Dec. 30—This year saw the deaths of beloved icons from the worlds of politics, sports and the arts.
But for many families in New Hampshire, it will be the loss of dear ones that leave the deepest void as 2021 comes to an end.
Thirteen people died in house fires, 16 were victims of homicide, and 114 died in traffic accidents in New Hampshire in 2021. And more than 1,000 New Hampshire residents died from COVID-19.
State police Staff Sgt. Jesse Sherrill of Barrington died on Oct. 28 after a tractor-trailer truck crashed into his cruiser while he was working an overnight safety detail in a construction zone on Interstate 95 in Portsmouth.
Sherrill, 44, was married and the father of two children. State Police Col. Nathan Noyes called him "a trooper's trooper, a consummate, dedicated professional and a true family man."
A crowd of about 3,500, including hundreds of uniformed police officers, attended a celebration of his life at the Southern New Hampshire University Arena in Manchester.
The arena was also the site of a community memorial service for two brothers from Bow who died in a highway crash on Sept. 10.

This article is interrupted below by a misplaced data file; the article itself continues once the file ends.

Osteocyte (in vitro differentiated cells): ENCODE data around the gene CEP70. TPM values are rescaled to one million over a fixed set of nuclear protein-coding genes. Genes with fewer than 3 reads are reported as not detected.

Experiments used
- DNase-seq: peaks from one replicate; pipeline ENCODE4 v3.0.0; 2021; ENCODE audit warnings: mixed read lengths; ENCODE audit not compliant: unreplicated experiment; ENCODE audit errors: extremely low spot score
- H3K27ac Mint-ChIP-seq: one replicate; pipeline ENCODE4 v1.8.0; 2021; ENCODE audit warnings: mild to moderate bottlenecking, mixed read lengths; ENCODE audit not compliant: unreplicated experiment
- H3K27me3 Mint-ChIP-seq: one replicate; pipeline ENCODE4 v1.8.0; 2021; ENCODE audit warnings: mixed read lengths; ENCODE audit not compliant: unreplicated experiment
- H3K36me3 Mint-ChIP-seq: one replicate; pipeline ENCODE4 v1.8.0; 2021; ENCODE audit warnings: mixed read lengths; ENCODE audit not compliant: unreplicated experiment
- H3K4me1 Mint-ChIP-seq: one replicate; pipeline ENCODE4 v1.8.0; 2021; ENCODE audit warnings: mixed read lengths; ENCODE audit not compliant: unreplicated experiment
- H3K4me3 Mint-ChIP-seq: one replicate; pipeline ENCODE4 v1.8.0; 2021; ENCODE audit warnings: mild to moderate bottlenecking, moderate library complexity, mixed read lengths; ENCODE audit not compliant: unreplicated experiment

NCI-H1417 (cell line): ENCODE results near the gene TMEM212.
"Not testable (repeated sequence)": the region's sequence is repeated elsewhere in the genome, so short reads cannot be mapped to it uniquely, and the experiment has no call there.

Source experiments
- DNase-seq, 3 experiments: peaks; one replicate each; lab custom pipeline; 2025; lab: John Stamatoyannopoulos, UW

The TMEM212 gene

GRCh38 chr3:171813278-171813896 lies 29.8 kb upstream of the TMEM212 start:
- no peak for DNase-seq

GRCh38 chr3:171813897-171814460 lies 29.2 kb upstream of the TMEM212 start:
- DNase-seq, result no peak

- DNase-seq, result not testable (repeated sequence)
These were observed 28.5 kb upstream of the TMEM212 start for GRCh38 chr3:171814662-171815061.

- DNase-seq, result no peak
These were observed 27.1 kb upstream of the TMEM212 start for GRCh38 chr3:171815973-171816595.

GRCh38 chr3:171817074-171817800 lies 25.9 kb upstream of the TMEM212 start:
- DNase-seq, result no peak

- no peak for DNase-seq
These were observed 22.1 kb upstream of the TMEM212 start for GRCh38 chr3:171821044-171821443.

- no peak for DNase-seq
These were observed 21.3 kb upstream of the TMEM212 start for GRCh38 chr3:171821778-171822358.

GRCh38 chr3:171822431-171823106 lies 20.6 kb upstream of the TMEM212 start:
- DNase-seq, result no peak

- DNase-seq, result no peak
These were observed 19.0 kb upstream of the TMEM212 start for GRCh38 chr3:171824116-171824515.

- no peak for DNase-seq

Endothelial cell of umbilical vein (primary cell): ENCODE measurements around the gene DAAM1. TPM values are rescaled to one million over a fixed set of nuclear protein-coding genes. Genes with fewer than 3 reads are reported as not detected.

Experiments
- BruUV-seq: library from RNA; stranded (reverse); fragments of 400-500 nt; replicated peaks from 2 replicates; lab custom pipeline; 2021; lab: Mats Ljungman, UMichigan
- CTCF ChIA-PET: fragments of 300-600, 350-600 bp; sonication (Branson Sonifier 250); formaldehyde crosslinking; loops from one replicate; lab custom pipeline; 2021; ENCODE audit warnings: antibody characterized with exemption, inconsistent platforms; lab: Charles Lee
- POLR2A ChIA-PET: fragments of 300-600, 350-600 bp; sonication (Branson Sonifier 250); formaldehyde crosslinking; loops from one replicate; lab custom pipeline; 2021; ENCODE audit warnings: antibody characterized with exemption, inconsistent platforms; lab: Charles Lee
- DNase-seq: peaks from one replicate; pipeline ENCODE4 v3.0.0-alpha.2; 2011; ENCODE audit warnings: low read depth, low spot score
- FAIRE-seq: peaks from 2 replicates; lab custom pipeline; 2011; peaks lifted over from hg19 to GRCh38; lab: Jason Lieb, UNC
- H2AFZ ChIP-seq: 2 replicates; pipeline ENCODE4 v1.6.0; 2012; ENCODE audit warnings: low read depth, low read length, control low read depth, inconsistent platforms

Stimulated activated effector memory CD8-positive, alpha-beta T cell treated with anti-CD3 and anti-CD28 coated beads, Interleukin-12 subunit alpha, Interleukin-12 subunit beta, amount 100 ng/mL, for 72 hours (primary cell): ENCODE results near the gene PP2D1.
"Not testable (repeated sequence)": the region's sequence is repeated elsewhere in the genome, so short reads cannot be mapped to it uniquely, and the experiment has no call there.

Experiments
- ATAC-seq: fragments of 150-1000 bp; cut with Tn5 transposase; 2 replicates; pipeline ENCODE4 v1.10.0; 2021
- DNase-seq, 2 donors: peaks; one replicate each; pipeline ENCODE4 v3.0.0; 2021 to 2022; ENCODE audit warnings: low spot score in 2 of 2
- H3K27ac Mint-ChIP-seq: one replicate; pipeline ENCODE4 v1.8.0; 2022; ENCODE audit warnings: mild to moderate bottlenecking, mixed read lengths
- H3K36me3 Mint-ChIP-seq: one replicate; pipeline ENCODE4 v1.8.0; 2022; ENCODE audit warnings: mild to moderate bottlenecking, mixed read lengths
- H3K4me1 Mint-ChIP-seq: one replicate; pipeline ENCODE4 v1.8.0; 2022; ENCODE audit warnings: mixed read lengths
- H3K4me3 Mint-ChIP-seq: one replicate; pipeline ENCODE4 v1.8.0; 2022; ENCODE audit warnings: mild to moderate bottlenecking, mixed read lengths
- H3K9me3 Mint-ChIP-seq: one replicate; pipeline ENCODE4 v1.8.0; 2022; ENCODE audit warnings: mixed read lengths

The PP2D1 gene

Nicholas Ouellette, 16, and his 6-year-old brother, Gavin, died after a vehicle driven by their father, a Bow police officer, drifted into the breakdown lane and struck the rear of a disabled tractor-trailer that had stopped on Exit 89 in their hometown.
The service for the Ouellette boys drew hundreds of classmates, teammates and police officers.
After a Jefferson couple, Michael and Jacqueline George, were killed in a motorcycle crash on Aug. 29 in Bethlehem, the local community rallied to raise funds for their six children who were left orphaned.
Capt. Chris Vetter, commander of the Office of Highway Safety at the state Department of Safety, said every one of those traffic deaths has an exponential impact. "That's the rock that hits the water, but think of the ripple effect," he said. "Every one of those people has family members and friends."
Vetter said speed continues to be a factor in many crashes. "It used to be not common to get cars over 100 miles an hour," he said.
Now, he said, "It's just a matter of how many times a day it happens."
New Hampshire brothers "Tonny" Khiev and Reachsieh "Johnny" Khiev died Dec. 26 in a fiery crash at a New Jersey toll plaza. They had just spent the day visiting their younger sisters and brother. Their 14-year-old sister was also killed in the crash.
Among the leaders New Hampshire lost in 2021:
Former congressman and innkeeper Bill Zeliff, who was 85.
Retired Roman Catholic Bishop John B. McCormack, 86.
The Rev. Peter John Joseph Guerin, O.S.B., the former dean of Saint Anselm College, 85.
Former Nashua Mayor Don Davidson, 82.
Former Nashua Mayor and Executive Councilor Bernie Streeter, 86.
Physician and philanthropist Dr. Horace Shepard Blood, 98.
Longtime Manchester Alderman and state Rep. Barbara Shaw, 79.
Former state Sen. Robert Preston of Hampton, 92.
Former state Safety Commissioner Richard Flynn, 94.